I don't know what I was expecting - some sort of quaint Irish theme park of a city, in the same way that Americans expect London to be full of smog and people in bowler hats, and Jack the Rippers.
Unfortunately, I was rendered disappointed by how familiar it felt. Arriving in the city centre it was all the same shops I got back home, the same chains, the same high street brands. I could've been back in London, frankly, were it not for the accents and the Guinness factory. Which has an absurd restaurant where everything is made with Guinness, which is in no way a good idea.
I had much the same feeling of deja vu the first time I went back to America after a decade, and saw you could buy Cadbury's Creme Eggs. It made the country feel less special, made the world a smaller place than it is.
I'm not saying there's anything wrong with Dublin - there isn't. It's perfectly nice. It just felt incredibly familiar, and something of an unnecessary slog to get on a plane just to wander about and get drunk in the exact same sort of city I was all too familiar with back home.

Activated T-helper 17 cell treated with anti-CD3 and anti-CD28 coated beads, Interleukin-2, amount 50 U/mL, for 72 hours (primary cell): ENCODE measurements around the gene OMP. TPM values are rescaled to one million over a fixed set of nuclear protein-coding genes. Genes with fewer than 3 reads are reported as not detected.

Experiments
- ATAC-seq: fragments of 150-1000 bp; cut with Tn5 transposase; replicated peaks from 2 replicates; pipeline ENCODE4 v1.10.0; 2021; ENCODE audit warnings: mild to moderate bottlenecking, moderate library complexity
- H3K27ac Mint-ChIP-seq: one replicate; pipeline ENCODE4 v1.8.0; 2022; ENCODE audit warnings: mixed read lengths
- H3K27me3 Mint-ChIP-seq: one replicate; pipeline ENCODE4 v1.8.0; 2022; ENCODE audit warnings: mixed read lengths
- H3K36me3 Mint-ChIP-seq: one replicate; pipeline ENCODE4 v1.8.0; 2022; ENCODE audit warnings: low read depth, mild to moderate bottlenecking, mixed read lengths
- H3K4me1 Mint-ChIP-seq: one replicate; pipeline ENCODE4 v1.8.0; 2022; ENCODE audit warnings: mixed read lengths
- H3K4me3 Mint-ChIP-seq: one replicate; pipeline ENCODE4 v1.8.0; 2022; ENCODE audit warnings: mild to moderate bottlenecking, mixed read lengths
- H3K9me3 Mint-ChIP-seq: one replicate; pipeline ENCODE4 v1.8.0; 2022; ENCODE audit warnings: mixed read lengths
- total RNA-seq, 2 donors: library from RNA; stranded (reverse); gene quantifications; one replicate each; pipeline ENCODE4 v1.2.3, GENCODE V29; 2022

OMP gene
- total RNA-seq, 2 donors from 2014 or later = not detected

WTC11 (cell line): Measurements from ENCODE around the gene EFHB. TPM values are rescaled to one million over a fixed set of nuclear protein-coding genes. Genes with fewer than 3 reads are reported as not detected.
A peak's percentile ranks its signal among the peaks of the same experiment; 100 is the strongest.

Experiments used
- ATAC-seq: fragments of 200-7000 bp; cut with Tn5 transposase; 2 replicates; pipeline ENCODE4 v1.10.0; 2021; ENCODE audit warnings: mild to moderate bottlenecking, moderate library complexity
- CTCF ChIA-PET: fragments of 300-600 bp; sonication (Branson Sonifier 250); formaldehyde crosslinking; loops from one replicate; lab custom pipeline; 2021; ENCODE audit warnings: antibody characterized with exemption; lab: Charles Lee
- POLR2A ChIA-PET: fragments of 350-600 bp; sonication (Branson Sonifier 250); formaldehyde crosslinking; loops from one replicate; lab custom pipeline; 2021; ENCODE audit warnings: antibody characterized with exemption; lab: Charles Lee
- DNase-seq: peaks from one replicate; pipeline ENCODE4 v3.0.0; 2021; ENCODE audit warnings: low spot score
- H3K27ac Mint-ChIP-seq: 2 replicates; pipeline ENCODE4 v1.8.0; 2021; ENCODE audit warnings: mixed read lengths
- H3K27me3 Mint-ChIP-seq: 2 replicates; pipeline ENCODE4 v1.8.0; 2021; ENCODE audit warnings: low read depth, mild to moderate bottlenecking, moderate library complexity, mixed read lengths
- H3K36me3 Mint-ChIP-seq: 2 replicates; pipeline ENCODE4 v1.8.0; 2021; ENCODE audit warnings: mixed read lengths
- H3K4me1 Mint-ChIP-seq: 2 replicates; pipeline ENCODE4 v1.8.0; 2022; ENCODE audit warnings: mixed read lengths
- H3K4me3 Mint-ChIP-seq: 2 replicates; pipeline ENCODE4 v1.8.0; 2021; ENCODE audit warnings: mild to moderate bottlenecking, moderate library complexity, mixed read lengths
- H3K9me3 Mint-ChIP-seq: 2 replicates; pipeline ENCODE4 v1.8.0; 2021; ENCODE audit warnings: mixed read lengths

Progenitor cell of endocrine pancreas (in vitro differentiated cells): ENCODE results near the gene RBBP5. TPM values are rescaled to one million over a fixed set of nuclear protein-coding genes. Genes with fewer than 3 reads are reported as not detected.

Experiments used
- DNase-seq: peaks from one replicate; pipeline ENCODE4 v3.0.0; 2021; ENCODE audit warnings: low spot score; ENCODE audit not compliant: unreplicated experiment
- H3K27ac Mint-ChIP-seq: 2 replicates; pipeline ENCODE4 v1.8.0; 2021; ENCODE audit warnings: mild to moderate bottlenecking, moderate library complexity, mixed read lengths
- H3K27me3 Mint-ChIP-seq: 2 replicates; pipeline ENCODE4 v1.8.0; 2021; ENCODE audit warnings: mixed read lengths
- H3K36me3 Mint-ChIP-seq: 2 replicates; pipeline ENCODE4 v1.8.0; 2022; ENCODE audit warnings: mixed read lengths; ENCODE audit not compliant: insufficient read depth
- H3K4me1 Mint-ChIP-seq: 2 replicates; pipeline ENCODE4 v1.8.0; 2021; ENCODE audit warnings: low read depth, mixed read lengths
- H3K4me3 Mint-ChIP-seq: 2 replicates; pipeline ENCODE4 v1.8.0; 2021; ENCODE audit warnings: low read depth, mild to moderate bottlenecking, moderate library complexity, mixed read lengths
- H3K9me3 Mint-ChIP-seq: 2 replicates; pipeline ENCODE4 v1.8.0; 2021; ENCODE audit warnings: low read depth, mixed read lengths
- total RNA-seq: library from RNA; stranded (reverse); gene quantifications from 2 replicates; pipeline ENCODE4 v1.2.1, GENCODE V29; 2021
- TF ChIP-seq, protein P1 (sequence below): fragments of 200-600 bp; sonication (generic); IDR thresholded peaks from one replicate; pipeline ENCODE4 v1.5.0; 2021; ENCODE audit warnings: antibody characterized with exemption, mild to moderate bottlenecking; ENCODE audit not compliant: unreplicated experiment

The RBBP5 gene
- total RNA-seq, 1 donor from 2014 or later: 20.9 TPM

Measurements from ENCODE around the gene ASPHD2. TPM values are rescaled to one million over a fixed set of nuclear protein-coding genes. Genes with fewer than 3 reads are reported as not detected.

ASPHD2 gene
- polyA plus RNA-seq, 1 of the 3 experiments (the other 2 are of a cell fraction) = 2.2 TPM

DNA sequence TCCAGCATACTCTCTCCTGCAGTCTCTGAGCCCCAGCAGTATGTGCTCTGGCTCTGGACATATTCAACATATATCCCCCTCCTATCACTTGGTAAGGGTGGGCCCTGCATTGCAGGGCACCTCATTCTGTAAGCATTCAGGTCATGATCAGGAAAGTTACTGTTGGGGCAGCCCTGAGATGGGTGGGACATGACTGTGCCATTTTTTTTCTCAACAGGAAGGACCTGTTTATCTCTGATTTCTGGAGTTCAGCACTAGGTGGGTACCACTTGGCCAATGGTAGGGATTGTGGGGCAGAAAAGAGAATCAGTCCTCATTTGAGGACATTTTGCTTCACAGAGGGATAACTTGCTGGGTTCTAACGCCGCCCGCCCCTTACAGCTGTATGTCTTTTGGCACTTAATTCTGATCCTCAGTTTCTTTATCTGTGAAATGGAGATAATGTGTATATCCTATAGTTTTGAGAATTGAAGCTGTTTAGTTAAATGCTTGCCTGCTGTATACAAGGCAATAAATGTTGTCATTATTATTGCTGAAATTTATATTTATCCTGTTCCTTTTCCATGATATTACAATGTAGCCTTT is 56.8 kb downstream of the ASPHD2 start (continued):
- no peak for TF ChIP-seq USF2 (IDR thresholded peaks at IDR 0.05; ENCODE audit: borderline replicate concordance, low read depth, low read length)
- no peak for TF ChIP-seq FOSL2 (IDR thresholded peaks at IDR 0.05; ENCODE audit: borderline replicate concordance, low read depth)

No Man's Sky is the Dublin of video games.
You begin No Man's Sky on a planet, next to your downed ship.
Armed with some loose instructions, and a device that is simultaneously weapon, mining tool, and - shortly - will allow you to scan (and name) the local flora and fauna, you have to repair your ship. And your spacesuit. And craft some other gear.
I got lucky early on: the planet I appeared on was mostly benign - later worlds would batter me with radiation, extreme temperatures, and acid rain.
Stripping resources from the planet around you - providing you're not killed by the robotic sentinels which react to displays of aggression/mineral-theft, or the indigenous wildlife (I was killed in my first 10 minutes by octopus-crab things) - you are able to refuel your ship, and leave the planet. It's a moment of awe, the first time you realise that you can visit every point in the night sky, with no visible loading.